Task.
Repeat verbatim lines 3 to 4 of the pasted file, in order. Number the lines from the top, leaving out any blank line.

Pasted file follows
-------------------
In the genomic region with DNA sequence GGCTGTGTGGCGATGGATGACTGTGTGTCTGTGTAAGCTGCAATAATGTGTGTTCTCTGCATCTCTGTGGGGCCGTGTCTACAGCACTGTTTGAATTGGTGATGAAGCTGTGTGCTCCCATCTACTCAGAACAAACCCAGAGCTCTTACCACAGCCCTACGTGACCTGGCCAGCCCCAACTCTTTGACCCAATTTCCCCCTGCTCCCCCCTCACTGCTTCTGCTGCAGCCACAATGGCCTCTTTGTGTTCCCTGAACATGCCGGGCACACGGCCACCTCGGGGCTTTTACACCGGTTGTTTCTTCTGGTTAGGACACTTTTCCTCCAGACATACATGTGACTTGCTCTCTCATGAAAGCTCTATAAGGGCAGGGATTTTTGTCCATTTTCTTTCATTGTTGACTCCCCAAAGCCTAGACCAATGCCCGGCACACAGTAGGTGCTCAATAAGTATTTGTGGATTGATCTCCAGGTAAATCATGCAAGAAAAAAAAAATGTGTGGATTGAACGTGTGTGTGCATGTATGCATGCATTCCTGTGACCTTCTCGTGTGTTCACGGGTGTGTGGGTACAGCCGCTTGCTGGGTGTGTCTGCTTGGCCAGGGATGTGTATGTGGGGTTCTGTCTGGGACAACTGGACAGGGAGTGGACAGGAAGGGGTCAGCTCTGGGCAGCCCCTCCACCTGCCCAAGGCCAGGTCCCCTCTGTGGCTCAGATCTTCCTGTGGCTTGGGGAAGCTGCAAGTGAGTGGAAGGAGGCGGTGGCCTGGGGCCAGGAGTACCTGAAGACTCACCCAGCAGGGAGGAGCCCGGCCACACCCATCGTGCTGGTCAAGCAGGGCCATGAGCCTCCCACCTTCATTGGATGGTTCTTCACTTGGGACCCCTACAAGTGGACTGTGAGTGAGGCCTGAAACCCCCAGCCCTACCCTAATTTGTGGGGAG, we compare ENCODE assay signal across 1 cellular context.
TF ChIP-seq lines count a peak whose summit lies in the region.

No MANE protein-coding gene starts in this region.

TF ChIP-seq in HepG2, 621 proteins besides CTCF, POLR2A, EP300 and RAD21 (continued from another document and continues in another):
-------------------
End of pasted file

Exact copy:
No MANE protein-coding gene starts in this region.

TF ChIP-seq in HepG2, 621 proteins besides CTCF, POLR2A, EP300 and RAD21 (continued from another document and continues in another):